You can store the stock in the refrigerator, tightly covered, for up to 5 days.  If you wish to store it longer, you can transfer to smaller containers and freeze for much longer.

If you, like me, are a canning maniac and want to go that extra step, reboil the stock, and pour the boiling stock into clean canning jars.  Screw on new two-piece lids and process in a pressure canner at 10 pounds of pressure for 25 minutes.  And if you want more details on just how to do that, let me know.  I’m happy to share!

Asian Chicken Stock

This stock is delicious in Asian-style noodle or dumpling soups or just sipped by itself.  And I can’t think of much that I enjoy more than a piping hot bowl of jook or congee made with this stock.

Ingredients:

  • 2 pounds of chicken trimmings (Preferably mostly feet and necks, but you can use any combination of bones, meat and skin that you can find.)
  • 1 head of garlic, intact, but rubbed to remove the papery exterior
  • 1 (2-inch) piece of fresh ginger
  • optional, 2 fresh chile peppers (jalapeno, habanero, Thai, etc…)
  • water

Add the chicken to the stockpot and cover with cold, fresh water by four inches.  Bring to a simmer (when an occasional bubble breaks the surface of the steaming liquid, but it is not boiling.) and skim any foam or impurities that rise to the surface of the liquid.  After 30 minutes of skimming and simmering, add the garlic, ginger and chile peppers (if using), partially cover the pot and simmer for at least four more hours, but up to 10 hours, adding additional boiling water if the liquid drops below the level of the solids in the pot.  Remove from the heat and fish out as many solids as you can get with a pair of tongs, transferring them to a bowl.  Position a fine mesh strainer, or a colander lined with cheese cloth or a clean tea towel over a large bowl or another stockpot.  Pour the stock through the strainer.  Add the solids that you removed to the strainer and press with the back of a wooden spoon to squeeze out as much stock and flavor as you can.  Discard the remaining solids.

Cover the stock and chill until the fat rises to the surface.  Skim off the fat.  (You can store the chicken fat in the freezer to use in fried rice or frying dumplings.)

You can store the stock in the refrigerator, tightly covered, for up to 5 days.  If you wish to store it longer, you can transfer to smaller containers and freeze for much longer.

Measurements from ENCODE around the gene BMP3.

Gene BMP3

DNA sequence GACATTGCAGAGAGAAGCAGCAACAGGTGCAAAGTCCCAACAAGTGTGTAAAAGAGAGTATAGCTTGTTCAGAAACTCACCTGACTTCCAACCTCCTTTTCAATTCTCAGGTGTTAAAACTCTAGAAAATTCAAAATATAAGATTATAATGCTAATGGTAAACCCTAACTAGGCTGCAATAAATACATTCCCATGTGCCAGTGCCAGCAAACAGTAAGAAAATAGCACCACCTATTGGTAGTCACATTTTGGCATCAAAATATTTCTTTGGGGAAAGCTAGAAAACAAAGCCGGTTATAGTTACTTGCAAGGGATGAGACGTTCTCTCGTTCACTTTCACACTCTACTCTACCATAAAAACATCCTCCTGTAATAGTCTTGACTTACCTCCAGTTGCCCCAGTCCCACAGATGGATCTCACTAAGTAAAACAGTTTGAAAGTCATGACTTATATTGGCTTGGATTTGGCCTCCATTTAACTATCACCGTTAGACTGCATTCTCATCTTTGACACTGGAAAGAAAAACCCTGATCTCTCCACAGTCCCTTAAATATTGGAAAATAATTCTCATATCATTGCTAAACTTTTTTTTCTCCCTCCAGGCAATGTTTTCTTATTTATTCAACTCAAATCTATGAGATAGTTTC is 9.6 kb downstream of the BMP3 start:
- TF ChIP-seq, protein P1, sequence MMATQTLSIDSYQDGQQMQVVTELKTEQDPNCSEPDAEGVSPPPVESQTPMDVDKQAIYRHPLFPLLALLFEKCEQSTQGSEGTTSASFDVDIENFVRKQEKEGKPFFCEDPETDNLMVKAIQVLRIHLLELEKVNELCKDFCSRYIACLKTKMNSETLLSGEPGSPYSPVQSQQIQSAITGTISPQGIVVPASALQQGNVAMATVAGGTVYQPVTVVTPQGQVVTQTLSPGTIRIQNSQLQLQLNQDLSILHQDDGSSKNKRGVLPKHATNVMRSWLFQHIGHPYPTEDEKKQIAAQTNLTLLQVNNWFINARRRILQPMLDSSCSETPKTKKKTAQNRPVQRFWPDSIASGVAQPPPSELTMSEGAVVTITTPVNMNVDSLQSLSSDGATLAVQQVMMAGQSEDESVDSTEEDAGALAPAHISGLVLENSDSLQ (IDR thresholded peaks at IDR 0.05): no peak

If you’d like to can this stock, follow the directions given above in the Basic Chicken Stock recipe.

Comments

  1. Renee says

    Time to hit the Asian grocer (I’ve been storing up backs & necks in the freezer). How do I know that I’ve cleaned the feet properly?

    • Rebecca says

      Alright, Natalie! How do you make yours?

      Renee- If the chicken feet are straight from the, er, source, you’ll need to remove the outer, yellow membrane. To do that, scrub them clean, pop them into a pot of boiling water and blanch them for five minutes. Pour into a strainer and use a knife to scrape the outer membrane and any tough foot pads left on the feet. If you get them from your Asian market, chances are they’ll already have the membranes removed. Just look them over carefully. If they’re more white or ivory than yellow they’ve been blanched and cleaned for you! Just run those under water to rinse prior to cooking.

  2. says

    Great post! I also make my own chicken stock, but also have a quart or two of broth… I save the homemade for the times when I’m using vast quantities and the gelatin doesn’t matter — and save the good stuff for when it really counts.

  3. CatJ says

    Ooh! Tell us more about pressure canning! I planted more than half of my garden in tomato plants this year and am hoping to can them instead of giving them away (as I have done in past years), but know that water bath canning isn’t the way to go. What brand canner do you use?

    • Rebecca says

      Julia- I like that idea. I just never seem to remember to put cans of broth on the Chopin Liszt… Must improve.

      CatJ- My pressure canner is a relatively new addition to my kitchen gear but it is already one of my favorites. I use an All-American canner (you can see the one I use by clicking the ‘A Few of our Favorite Things’ tab at the top of the page.) This thing is heavy-duty! And The Evil Genius gives it his stamp of approval. He says it’s basically a small industrial stovetop sterilizer. That makes me very happy! And I do recommend pressure canning tomatoes. It’s more efficient and yields a better tasting, more nutritious canned tomato!

  4. says

    “the Chopin Liszt” Oh my god I love you. Ha ha ha!

    *Waving at Julia* Hey lady!

    And chicken foot stock. BIG BIG YES. I have to buy feet to add to my other bones and trimmings and such, but I can get them cheap and it doesn’t take much to help my stock become beautiful and gelatinous. Claudia (cook, eat, FRET) got me suing the feetsies about a year and a half ago and I’ve never looked back. It makes a difference in my dishes for sure!

  5. says

    Have you tried making chicken stock in your pressure canner? I throw most of the same ingredients into mine as you do (a few variations, like dried chiles) and cook it at 15 psi for an hour or two. Much faster, and it gets all of the good stuff out. It is a touch cloudy, but a good straining takes care of most of that, if one cares. I put it up later in the same canner.